In this article I will be covering what I believe are the five most important leadership qualities of a good father.
What is your definition of a leader? Maybe you think of someone who is in charge or in control?
My definition would go something like this:
Leader (noun): someone who is in a position to influence or motivate others.
If you think of it like that, whether we consider ourselves a natural leader or not, from the day we become parents, all mothers and all fathers are leaders.
The importance of the mother child relationship has long been recognized but there is a growing body of evidence about the important role of fathers. A study conducted in 2016 by the Michigan State University used data from about 730 families across America to conduct research into the effects parents stress and mental health problems such as depression had on their children. The study found that fathers relationships with their children play a surprisingly large role in their children’s health and development. This was particularly evident from toddlers through to fifth grade.
I have been in a number of professional roles where I have had to lead teams of people. So leadership is something I have studied and developed in my professional career. When I think of the qualities that make a great leader, there are five in particular that I believe are most important:
- A leader is visionary – They can see beyond the here and now and clearly describe what that future looks like.
- A leader is courageous – Nothing is certain in life and so in order to grow and be successful, a leader needs to take reasonable risks.
- A leader is respectful – You cannot influence and motivate people effectively without having their respect. To gain the respect of others a leader must be respectful and have empathy for the people they lead.
- A leader is humble – Great leaders make it their goal to help others succeed, not the other way around. They do this by serving the people they are leading.
- A leader has integrity – A leader has a clear set of values that are respected by those they are leading. For the leader to have integrity they must consistently live out those values.
While there are other important leadership qualities, I believe if you are doing well in these, you are likely to be doing well in the others too. Read on as I describe how each of these qualities can be applied to our role as fathers.
1. Leadership quality of a good father – Visionary
Children are discovering what they like and what they are good at. As they try new things their success or failure can shape how they see themselves and who they ultimately become.
Parents need to see the potential in their child and be their child’s greatest supporter.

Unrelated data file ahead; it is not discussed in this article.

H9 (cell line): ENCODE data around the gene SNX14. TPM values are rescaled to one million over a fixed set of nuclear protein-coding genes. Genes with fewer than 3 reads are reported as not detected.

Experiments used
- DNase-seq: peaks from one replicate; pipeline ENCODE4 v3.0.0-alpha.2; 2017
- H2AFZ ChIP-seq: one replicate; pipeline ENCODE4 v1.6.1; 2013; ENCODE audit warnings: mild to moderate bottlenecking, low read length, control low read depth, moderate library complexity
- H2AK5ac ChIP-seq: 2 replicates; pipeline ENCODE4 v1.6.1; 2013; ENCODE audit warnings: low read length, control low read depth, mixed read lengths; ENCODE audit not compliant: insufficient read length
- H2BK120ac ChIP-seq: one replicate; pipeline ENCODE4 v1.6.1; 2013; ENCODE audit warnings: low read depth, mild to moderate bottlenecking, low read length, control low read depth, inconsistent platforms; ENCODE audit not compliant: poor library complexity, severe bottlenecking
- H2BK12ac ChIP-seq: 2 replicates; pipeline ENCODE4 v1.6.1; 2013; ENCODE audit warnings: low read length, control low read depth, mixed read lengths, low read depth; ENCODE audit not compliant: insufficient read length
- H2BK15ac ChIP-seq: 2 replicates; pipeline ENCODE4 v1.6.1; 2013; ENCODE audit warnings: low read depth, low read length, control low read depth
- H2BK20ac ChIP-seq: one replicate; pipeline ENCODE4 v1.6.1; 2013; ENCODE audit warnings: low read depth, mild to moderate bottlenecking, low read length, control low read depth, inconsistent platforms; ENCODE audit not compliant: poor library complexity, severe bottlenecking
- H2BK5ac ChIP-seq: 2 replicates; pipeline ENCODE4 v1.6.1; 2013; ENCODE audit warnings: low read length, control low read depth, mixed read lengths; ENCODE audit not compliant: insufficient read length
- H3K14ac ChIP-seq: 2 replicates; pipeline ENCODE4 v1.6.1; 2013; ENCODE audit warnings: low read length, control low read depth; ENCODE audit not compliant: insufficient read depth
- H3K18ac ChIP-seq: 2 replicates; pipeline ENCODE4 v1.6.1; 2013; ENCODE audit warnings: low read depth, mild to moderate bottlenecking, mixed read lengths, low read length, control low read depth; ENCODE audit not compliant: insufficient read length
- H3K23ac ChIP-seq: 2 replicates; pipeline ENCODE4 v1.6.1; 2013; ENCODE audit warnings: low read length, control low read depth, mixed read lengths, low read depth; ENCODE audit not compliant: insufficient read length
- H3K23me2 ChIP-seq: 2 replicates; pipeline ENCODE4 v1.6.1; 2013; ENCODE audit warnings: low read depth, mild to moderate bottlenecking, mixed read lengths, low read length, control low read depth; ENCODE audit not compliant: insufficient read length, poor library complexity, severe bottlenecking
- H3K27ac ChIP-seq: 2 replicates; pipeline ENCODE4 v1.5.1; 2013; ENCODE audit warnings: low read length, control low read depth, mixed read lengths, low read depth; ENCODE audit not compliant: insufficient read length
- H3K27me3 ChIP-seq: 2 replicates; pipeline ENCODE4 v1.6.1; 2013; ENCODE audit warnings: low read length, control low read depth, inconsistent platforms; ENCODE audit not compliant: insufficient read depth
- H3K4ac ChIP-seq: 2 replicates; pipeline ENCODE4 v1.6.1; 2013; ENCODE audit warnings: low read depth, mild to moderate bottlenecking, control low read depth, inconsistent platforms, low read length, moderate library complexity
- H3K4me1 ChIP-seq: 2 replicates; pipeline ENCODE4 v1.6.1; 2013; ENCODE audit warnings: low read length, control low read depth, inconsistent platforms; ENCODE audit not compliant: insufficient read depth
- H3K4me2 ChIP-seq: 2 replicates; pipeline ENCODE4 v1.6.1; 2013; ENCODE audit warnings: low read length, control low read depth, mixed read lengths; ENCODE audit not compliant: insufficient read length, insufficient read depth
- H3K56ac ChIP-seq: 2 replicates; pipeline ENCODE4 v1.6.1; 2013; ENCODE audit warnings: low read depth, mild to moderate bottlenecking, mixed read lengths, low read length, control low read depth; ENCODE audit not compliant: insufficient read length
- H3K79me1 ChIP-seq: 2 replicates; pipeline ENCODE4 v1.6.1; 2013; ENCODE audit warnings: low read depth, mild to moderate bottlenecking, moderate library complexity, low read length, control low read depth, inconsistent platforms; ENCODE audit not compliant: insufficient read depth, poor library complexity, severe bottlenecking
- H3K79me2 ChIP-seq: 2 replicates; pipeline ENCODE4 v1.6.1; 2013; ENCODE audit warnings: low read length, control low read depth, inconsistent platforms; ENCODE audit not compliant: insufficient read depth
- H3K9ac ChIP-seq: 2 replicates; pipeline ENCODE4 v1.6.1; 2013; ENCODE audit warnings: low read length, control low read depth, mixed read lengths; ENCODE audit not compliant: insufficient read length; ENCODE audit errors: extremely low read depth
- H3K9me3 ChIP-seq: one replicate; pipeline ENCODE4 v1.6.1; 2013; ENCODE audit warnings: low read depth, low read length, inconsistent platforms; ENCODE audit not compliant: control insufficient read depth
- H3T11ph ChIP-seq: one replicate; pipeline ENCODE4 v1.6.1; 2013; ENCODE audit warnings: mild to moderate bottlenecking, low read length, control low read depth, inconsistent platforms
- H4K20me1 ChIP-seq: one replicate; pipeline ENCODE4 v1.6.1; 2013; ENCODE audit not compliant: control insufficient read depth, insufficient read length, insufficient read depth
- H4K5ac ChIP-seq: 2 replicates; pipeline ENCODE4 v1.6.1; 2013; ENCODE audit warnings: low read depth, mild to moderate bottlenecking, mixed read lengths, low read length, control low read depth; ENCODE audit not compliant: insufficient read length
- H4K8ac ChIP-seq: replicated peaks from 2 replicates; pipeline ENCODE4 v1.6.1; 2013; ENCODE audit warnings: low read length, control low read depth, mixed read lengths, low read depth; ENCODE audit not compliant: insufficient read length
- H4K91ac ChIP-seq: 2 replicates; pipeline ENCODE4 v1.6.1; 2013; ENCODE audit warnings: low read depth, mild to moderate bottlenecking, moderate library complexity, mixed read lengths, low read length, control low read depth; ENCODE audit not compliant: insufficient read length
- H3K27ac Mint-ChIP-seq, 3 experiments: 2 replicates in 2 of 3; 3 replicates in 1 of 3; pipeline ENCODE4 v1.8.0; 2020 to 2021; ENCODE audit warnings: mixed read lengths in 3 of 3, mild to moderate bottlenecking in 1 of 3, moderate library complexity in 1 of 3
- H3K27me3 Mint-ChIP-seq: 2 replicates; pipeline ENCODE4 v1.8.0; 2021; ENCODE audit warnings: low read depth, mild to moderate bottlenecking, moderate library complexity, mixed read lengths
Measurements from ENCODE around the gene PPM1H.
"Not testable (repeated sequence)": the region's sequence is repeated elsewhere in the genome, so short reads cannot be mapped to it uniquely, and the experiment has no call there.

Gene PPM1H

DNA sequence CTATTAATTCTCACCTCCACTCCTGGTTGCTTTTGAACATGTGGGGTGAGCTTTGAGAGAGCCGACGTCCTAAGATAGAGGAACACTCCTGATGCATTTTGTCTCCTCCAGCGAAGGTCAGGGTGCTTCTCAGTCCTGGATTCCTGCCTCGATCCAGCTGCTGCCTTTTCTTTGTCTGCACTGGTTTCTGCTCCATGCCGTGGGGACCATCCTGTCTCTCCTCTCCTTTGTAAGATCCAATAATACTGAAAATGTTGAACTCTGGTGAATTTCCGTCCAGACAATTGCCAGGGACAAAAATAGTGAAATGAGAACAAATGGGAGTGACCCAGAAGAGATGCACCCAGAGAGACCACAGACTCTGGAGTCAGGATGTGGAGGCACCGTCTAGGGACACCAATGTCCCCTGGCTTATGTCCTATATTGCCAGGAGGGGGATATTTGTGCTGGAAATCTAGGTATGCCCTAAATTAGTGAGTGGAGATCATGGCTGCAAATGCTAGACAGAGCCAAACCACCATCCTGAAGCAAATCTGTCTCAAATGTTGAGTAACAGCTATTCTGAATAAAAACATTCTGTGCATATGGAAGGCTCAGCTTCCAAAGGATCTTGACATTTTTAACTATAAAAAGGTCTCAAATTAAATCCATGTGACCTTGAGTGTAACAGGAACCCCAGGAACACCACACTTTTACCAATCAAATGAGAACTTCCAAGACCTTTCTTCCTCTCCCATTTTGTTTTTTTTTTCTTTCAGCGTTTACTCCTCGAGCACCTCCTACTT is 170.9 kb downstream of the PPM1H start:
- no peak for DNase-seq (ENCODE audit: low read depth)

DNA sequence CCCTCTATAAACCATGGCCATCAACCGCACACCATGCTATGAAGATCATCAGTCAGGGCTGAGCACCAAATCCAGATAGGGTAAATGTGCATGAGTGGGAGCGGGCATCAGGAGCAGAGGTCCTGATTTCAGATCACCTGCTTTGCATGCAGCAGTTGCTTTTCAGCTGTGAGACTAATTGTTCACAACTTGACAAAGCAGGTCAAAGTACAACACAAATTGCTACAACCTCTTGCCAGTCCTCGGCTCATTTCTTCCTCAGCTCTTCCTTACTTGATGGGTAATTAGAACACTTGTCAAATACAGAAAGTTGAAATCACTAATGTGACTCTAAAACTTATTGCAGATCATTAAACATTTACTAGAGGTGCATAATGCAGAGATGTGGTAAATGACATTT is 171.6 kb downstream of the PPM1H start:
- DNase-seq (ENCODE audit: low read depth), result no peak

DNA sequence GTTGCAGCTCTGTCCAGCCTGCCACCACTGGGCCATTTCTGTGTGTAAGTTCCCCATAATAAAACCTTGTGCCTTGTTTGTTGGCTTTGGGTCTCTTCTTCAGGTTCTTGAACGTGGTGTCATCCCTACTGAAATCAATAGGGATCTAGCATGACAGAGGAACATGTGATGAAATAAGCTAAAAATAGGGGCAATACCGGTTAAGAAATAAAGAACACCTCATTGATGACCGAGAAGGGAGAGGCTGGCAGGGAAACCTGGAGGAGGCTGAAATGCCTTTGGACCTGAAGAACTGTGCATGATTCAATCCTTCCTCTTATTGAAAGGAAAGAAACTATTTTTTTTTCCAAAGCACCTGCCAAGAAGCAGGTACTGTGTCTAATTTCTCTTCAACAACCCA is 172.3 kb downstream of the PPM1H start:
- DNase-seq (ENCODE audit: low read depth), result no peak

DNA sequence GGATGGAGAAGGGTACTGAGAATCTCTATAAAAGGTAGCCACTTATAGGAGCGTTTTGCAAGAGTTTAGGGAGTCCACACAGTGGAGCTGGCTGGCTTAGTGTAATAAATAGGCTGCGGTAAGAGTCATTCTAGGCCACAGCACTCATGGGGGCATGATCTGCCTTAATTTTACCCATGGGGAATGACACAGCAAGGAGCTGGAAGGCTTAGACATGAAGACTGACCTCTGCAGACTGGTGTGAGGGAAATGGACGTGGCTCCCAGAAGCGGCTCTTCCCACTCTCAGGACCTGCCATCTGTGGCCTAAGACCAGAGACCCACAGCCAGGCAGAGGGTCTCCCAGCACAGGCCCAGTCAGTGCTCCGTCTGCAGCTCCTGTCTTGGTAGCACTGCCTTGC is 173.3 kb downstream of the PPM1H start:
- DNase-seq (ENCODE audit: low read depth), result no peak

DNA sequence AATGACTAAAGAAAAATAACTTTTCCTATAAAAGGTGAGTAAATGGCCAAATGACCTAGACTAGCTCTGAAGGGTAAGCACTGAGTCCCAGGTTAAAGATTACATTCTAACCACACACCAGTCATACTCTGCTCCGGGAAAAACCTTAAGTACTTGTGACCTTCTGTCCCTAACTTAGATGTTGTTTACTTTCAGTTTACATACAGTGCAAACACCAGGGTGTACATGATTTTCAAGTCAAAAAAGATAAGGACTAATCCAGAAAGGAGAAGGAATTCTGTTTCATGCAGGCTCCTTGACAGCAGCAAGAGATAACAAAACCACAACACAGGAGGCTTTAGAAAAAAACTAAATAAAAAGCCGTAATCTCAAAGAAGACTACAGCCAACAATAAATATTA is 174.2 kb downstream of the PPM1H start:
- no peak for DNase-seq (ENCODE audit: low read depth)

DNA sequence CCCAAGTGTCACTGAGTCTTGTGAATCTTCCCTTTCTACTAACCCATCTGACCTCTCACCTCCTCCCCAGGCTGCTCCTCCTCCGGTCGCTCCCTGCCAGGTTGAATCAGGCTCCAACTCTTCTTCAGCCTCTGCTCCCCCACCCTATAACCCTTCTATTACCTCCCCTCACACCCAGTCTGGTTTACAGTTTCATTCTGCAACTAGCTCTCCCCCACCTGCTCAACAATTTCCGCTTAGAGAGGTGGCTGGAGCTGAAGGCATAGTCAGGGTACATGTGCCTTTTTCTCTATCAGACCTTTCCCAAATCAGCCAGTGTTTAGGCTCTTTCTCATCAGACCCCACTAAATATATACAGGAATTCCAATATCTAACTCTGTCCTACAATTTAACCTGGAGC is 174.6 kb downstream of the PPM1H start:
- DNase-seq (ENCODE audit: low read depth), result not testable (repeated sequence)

While people can be successful in things they are not naturally good at or don’t particularly enjoy, typically it is best to align your goals to your strengths and interests. We should encourage our children to do the same by taking the following steps:
- Get your children involved in as many different things as possible to help them discover what they enjoy and what they are good at.
- Recognise the natural strengths, gifts and talents your child has. Remind your child of these regularly.
- Encourage your child to focus on the things they enjoy and ideally what they have a natural talent for. Give them opportunities to develop their abilities.
- Regularly encourage your child in your belief that they can achieve their goals. Your faith in them will help them have faith in themselves.
2. Leadership quality of a good father – Courage
As a leader, your behaviour and decisions are visible to the people you lead. For a father the decisions you make will be an example or pattern that your children will follow.
As we know there are times when we are faced with decisions that involve risk. When faced with these decisions, it is important as a father to demonstrate courage.
Let’s look at a practical example. Imagine your daughter is having a birthday and she wants it to be a dress up party. She also has a particular idea for what she wants her dad to dress up as – her favourite story character “The Cat in the Hat!” You imagine the looks on the other parent’s faces as they arrive at the party to see you dressed up as a Dr Seuss character and the embarrassment you know you are going to feel.
In this situation, it is okay to let your daughter know that you may feel embarrassed in front of the other parents dressing up as the Cat in the Hat… but then tell her you’re happy to do it because it’s important to her and you love her. Pick up that red and white striped hat and wear it with pride!
Watching her Dad overcome his fears is a powerful way of teaching your daughter not to worry about what people think. Feel the fear and do it anyway!
3. Leadership quality of a good father – Respect
When it comes to respect, the phrase “you get what you give” holds very true. You cannot expect to have the respect of your children if you don’t treat them with respect. You cannot expect them to be respectful to others if they see you acting disrespectfully.